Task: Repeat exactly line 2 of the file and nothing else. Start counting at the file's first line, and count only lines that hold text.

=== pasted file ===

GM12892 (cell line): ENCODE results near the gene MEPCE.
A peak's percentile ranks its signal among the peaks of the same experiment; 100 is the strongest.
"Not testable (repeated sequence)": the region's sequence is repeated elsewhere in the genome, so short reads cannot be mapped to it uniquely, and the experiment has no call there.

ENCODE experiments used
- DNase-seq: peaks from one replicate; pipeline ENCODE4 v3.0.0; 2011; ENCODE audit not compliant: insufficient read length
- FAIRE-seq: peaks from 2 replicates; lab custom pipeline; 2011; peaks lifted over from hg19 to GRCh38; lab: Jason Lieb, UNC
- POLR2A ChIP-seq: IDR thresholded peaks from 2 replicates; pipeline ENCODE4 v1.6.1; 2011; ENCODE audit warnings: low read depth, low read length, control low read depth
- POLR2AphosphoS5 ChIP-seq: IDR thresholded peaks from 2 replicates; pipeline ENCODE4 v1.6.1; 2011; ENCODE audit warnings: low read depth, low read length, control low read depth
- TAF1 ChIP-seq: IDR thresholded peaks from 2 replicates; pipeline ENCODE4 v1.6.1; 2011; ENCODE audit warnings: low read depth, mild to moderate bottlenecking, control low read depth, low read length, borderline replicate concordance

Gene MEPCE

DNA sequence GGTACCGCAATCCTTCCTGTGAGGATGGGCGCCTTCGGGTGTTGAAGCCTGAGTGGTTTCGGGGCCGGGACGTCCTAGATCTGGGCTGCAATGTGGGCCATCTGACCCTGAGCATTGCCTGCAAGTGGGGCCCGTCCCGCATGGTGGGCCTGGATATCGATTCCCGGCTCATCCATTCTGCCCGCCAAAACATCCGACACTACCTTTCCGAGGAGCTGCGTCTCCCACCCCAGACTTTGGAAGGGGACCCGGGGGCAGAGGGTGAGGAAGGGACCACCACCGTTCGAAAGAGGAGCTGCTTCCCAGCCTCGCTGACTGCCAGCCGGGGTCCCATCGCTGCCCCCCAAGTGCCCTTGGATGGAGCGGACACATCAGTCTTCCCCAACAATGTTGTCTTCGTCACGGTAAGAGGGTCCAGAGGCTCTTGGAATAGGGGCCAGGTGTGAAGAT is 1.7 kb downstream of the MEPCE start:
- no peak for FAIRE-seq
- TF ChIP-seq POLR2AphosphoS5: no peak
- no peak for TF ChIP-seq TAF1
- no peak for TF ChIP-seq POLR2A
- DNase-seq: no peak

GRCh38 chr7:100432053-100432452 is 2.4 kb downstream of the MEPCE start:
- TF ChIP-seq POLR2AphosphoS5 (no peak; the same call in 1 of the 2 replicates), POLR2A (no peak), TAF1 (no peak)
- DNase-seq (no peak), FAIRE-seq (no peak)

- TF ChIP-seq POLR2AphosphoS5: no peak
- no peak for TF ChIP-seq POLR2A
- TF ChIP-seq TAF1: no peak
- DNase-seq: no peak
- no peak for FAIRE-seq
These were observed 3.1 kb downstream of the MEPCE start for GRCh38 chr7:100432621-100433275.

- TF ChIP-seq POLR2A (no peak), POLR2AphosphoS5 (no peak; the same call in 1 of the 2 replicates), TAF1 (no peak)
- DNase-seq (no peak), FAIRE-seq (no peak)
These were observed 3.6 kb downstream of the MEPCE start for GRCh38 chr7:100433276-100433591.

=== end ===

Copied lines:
A peak's percentile ranks its signal among the peaks of the same experiment; 100 is the strongest.